As for Hart's rise in the bubble, only three other goalies aged 24 or younger have posted a save percentage above .930 across 10 or more postseason games, according to Stathead.
|Matt Murray (23)||2016-17||Penguins||11||.937|
|Braden Holtby (22)||2011-12||Capitals||14||.935|
|Carter Hart (22)||2019-20||Flyers||10||.935|
|Marc-Andre Fleury (24)||2007-08||Penguins||20||.933|
"I met him when he was 14. I watched him come into the WHL at age 15 and win games," said Shane Clifford, Hart's former goalie coach with the Silvertips. "It's hard to do everything that he's done. But when you just watch him and see how focused he is, it doesn't really surprise me."
Both Clifford and Mario Petit, Hart's backup goalie in Everett from 2015-17, painted a picture of how Hart's fastidiousness and uncommon discipline got him to this point.
"Everything that you can do to be ready to go stop a puck, he does," Clifford said.
In junior, Hart would start four games in five days and wake up to jog on the sixth morning. Before sleeping early on nights off - by 9 p.m., according to Petit - he'd power down his phone and stretch.
"There's not another kid under 20 or 21 that does (that) in the country," Clifford said.
Rooming together on the road gave Petit firsthand knowledge of Hart's myriad routines.
"I'd see every single step," Petit said, from Hart's tendency to pack the same shirts to how he'd lie in bed and watch comedy clips - "Key & Peele," "South Park," some "Saturday Night Live" - while Petit tried to nap pregame. ("I'm sure the other rooms could hear him laughing," he said.) At the rink, Hart sat in the same seat in the stands to lock in and visualize before he donned his gear. He listened to the same songs at particular points on the game countdown clock, synced to the second.
Petit recounts these quirks in service of a larger point: Hart is money under pressure, partly because his preparation and mindset remain constant no matter the situation.
"He's just calm," Petit said. "A lot of younger goalies, you don't really see that."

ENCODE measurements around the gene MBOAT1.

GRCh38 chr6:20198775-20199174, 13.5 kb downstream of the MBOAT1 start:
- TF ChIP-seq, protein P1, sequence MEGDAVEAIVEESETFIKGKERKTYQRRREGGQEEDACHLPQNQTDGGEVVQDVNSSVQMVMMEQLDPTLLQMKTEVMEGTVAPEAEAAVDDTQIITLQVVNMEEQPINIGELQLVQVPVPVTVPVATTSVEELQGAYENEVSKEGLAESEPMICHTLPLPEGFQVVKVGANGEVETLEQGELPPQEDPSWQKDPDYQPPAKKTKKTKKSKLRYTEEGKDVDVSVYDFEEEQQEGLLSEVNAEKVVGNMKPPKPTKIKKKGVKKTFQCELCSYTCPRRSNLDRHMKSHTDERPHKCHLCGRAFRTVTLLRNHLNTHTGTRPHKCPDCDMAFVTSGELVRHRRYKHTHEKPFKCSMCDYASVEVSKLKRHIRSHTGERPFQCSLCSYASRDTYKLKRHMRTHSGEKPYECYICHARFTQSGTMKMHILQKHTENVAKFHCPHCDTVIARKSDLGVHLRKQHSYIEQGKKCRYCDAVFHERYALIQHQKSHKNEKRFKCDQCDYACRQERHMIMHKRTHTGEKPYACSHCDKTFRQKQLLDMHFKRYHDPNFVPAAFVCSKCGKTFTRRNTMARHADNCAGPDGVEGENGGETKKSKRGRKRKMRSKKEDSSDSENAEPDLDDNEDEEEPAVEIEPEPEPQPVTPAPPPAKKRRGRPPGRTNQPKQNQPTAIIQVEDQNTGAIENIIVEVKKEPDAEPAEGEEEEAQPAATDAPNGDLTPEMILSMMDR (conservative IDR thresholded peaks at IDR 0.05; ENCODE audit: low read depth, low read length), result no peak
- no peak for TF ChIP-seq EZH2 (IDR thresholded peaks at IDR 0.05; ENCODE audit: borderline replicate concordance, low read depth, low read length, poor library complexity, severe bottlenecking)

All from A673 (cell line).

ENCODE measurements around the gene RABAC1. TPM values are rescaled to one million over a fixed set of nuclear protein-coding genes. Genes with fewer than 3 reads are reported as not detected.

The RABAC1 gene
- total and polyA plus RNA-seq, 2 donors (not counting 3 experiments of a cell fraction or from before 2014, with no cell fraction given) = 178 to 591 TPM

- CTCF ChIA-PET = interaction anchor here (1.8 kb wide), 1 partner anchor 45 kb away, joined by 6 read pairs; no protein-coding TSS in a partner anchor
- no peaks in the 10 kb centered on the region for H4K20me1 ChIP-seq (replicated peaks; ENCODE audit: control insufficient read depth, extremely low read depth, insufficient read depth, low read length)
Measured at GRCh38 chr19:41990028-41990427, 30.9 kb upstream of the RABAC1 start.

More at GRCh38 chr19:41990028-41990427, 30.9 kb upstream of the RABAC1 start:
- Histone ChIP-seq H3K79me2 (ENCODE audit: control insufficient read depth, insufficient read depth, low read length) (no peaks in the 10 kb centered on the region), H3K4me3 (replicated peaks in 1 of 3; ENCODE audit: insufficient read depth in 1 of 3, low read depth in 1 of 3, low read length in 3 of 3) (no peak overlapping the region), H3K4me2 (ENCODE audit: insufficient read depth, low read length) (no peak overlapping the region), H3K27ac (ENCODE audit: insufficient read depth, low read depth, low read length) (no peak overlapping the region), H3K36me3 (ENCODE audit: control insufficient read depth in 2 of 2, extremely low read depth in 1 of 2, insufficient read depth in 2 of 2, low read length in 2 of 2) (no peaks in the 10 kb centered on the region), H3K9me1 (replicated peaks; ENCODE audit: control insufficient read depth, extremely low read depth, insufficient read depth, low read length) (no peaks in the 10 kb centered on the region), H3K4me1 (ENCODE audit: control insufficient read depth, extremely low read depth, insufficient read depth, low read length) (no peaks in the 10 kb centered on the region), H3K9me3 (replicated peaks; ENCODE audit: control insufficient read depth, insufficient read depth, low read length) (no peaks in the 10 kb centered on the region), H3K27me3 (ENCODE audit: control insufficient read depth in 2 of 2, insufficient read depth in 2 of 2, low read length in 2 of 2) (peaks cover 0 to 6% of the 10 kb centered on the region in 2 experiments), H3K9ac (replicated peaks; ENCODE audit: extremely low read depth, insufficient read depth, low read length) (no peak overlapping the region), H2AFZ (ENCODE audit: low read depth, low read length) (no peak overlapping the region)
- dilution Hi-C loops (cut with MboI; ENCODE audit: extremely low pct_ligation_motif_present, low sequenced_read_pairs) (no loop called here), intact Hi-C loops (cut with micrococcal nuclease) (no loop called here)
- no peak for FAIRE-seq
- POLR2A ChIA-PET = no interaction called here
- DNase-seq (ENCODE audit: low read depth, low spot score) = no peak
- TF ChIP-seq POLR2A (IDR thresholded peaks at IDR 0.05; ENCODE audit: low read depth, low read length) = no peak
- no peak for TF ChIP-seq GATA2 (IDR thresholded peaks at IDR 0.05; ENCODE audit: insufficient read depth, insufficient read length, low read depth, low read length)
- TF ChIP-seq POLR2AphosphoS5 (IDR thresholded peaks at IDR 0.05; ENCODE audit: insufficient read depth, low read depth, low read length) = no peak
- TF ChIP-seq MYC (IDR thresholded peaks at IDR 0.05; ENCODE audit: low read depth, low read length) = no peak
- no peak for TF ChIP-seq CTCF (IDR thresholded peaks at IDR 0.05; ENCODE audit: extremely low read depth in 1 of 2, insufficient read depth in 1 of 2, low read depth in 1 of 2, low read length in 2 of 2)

Hart displayed that steadiness to open Game 2 against the Islanders after showcasing his wizardry with the glove - like in the above denial of Brock Nelson - in the Flyers' Game 1 loss. He made a few big stops that kept New York off the board as Philadelphia raced to a 3-0 lead. Ultimately, his 31 saves, tied for the second-most he's recorded in the playoffs, were enough to preserve the club's impressive streak of avoiding consecutive losses. That hasn't happened since Jan. 7.
"This group has been very competitive, very combative," Flyers head coach Alain Vigneault told reporters after Game 2. "When we've lost a game, there's been an extra sense of urgency and preparation."
That Hart has brought the urgency is of no great shock to Estephan, the former Swift Current playoff hero who now has two ECHL seasons under his belt. Estephan is from Edmonton and Hart is from nearby Sherwood Park; the Albertans had mutual friends growing up and Estephan has shot on Hart in the summer. In what would appear to be a casual setting, Estephan says Hart doesn't treat it as such.
"There are times when you're going into a battle even playing in the offseason, just trying to score a goal on him," Estephan said.
The premature conclusion to the 2019-20 minor-league season ended Estephan's personal championship run, which began with that 2018 defeat of Everett and continued last year when he raised the Kelly Cup with the ECHL's Newfoundland Growlers. His takeaway after a point-per-game sophomore campaign: he's discovering how to contribute to winning at different levels.
"It's the same premise of team success and how you need to play," Estephan said, indirectly establishing another link between himself and Hart. "That's something I'm fortunate enough to have been able to learn earlier in my career."
Nick Faris is a features writer at theScore.